SHARM EL-SHEIKH, Egypt - Israeli Prime Minister Binyamin Netanyahu told Egyptian President Hosni Mubarak on Monday that he hopes to resume talks with the Palestinians soon.
"We want to renew the peace negotiations with the Palestinians as soon as possible, and I hope they will indeed resume in the coming weeks," Netanyahu said at a joint press conference following the meeting.
On his first trip since assuming office, Netanyahu briefed Mubarak on his administration's diplomatic plan for the complex issues facing the region.
Netanyhu called the 30-year Israeli-Egyptian peace agreement a "strategic asset" and "the cornerstone of stability and hope in the region."
"The peace between us has existed for more than 30 years and has withstood the test of time," the prime minister said.
Netanyahu also thanked Egypt for its support in the fight against terrorism.
"The Jewish nation strives for harmonious relations with the Muslim world, and the State of Israel strives to achieve peace with its Palestinian neighbors and all the Arab countries. We all live in this region and we are all the sons of Abraham.
"Unfortunately, today we are witnessing extremist forces threatening the stability in the Middle East. The battle in the Middle East is not one between nations or religions, but between moderates and extremists. It is a battle between those who want to live and those who spread violence and death. We want to nurture and build, while others want to burn, destroy and kill.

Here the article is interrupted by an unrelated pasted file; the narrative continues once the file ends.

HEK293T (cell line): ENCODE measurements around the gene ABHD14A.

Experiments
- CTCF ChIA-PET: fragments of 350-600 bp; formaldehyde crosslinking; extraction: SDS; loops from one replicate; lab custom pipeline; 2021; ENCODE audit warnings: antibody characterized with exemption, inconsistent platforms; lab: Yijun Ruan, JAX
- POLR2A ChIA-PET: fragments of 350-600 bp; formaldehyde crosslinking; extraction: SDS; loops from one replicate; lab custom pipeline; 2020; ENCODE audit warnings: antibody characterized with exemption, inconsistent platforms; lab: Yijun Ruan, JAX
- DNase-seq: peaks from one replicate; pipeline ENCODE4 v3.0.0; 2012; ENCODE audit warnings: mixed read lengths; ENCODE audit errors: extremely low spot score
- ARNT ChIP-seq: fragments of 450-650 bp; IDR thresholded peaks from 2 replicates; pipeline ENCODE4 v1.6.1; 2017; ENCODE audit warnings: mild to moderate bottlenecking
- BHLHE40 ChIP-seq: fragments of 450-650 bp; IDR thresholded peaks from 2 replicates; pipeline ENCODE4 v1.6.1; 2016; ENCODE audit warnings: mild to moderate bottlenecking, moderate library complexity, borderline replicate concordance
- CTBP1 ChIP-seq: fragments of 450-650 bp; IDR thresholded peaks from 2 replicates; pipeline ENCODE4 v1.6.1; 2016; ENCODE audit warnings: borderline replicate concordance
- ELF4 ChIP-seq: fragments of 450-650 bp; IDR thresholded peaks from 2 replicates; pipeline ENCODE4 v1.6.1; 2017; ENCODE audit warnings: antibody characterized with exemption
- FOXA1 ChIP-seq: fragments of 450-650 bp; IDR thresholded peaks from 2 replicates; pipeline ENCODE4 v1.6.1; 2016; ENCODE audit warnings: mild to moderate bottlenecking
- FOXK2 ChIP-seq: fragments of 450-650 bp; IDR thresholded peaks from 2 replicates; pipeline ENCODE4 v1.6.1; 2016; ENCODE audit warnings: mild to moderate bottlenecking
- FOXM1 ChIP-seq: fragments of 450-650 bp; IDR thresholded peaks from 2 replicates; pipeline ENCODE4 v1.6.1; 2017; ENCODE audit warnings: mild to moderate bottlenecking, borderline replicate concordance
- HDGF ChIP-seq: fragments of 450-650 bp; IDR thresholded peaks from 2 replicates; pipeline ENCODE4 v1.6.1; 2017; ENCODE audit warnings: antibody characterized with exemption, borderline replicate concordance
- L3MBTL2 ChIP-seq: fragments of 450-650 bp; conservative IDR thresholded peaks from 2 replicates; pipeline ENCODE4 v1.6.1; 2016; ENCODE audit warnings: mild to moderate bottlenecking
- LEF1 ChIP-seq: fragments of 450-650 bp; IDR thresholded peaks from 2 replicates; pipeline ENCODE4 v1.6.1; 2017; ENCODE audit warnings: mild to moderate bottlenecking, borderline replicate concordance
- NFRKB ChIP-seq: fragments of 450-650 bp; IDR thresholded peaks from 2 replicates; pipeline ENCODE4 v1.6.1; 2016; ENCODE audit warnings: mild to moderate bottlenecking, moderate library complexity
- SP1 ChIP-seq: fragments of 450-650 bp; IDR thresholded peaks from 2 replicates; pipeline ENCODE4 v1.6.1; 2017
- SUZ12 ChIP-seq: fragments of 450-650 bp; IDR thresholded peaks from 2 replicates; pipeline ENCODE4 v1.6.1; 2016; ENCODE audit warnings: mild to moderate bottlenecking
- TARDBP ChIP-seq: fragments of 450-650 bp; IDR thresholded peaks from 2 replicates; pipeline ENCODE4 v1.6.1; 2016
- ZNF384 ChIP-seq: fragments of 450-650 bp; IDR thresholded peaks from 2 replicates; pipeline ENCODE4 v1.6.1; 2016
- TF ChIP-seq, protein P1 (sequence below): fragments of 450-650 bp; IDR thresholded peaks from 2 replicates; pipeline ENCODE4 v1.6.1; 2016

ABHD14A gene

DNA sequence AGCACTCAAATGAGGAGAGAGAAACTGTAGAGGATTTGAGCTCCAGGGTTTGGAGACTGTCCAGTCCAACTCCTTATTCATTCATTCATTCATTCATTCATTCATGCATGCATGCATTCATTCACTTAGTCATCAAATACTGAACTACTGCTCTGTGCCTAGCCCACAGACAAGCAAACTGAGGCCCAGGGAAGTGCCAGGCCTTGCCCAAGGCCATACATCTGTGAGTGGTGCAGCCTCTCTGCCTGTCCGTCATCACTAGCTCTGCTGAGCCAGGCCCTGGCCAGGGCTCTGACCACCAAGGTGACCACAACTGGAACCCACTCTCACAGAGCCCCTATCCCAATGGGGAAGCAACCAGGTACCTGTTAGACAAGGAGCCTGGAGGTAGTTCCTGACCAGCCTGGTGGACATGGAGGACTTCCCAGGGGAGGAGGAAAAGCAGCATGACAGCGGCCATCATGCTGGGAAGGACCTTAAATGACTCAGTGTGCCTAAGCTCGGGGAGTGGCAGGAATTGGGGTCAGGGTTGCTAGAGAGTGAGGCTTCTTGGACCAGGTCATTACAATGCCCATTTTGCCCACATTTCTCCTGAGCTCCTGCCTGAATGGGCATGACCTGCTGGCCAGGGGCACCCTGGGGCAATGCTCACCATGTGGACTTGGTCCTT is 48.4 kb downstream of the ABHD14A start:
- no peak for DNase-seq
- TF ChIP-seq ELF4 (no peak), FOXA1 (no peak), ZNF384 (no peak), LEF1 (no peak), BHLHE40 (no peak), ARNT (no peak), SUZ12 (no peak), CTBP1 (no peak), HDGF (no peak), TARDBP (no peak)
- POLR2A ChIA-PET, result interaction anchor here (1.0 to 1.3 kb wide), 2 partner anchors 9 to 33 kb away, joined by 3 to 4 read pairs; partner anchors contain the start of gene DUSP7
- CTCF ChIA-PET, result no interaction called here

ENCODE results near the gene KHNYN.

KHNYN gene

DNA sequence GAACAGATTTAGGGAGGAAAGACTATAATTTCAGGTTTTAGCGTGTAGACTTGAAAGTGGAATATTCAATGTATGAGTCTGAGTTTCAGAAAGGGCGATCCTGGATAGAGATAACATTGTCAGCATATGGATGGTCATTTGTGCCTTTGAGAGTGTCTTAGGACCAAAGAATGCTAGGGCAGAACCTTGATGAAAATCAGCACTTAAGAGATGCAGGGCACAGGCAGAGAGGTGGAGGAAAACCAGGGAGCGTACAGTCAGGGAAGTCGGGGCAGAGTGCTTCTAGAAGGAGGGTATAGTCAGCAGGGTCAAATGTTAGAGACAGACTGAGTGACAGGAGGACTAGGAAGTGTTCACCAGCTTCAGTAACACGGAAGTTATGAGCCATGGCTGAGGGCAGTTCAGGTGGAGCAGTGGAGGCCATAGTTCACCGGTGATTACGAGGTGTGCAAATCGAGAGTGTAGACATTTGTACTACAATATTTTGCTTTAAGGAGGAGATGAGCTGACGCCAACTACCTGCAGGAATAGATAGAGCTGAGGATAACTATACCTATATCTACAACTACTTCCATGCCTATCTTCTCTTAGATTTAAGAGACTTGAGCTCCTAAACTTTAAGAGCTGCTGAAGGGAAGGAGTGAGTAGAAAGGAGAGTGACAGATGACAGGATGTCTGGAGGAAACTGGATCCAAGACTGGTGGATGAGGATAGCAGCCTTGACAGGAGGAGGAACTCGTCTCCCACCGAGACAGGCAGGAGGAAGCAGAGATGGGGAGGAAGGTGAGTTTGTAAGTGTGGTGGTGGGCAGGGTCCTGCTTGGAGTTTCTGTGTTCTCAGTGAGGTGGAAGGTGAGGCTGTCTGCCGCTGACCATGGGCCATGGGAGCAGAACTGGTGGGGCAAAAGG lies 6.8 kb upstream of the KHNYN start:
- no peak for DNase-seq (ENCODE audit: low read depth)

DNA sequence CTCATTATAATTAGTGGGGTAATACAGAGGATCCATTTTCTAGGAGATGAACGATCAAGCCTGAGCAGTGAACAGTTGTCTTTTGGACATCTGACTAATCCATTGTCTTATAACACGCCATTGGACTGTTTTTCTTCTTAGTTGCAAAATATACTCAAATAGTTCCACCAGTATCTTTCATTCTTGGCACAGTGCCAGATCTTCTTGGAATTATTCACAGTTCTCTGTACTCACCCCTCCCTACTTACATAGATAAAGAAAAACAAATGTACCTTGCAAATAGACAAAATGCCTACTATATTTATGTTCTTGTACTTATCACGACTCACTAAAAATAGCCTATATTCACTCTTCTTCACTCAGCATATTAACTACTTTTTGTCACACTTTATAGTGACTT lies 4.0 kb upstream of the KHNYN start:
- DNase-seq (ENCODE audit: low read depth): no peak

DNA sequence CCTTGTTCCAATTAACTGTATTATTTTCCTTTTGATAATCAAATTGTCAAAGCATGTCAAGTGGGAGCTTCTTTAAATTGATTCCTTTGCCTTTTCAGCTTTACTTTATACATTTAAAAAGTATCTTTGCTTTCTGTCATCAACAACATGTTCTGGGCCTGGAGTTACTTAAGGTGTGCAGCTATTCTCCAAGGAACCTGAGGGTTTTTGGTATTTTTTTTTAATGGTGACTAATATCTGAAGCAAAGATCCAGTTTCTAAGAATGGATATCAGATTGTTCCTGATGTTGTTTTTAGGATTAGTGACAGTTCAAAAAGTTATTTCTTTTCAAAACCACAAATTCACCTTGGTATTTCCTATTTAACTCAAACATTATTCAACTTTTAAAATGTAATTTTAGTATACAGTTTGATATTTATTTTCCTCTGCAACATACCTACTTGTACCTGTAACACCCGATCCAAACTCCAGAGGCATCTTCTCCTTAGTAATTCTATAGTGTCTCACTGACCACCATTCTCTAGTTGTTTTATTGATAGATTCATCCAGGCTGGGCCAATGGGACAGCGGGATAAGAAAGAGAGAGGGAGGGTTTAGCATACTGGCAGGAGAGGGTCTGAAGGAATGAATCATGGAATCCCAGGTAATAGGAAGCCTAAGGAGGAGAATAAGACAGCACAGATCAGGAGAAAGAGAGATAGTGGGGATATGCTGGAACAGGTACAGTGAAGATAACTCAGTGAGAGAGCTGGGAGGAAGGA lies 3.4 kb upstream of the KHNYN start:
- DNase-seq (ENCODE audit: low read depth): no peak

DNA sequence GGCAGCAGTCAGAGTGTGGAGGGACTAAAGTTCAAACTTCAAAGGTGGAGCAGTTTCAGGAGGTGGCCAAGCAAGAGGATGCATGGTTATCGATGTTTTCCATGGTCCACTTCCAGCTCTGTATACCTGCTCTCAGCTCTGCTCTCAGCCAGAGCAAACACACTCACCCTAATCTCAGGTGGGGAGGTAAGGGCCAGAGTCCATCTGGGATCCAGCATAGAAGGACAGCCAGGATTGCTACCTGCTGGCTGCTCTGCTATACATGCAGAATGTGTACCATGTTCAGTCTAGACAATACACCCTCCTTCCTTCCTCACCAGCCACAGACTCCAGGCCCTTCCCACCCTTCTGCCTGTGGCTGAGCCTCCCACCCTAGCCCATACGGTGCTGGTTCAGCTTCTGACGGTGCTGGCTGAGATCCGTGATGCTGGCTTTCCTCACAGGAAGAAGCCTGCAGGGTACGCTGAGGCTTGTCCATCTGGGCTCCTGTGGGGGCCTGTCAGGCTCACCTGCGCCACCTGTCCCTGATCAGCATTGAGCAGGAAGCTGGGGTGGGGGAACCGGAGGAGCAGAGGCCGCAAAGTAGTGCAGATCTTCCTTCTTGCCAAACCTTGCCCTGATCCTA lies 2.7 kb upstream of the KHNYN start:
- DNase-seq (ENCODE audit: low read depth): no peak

"Seeing that Israel and Egypt are looking to build a future of hope and peace, we must strengthen the cooperation between us," Netanyahu said.
Mubarak, for his part, said he hoped the Netanyahu government would advance the Saudi-initiated Arab peace plan and work toward the establishment of a Palestinian state.
"Three decades have passed and it has been proven that peace is not impossible," Mubarak said.
"Peace is achieved by the few who stand by their obligation to abide by the agreed-upon resolutions. Egypt seeks a just and comprehensive peace that would put an end to the bloodshed and violence, also between Israelis and Palestinians," he said.
Later, Netanyahu described the meeting with Mubarak as "excellent" despite the fact that they disagreed on a number of issues.
The meeting took place a week before Netanyahu's first meeting with U.S. President Barack Obama on May 18 at the White House.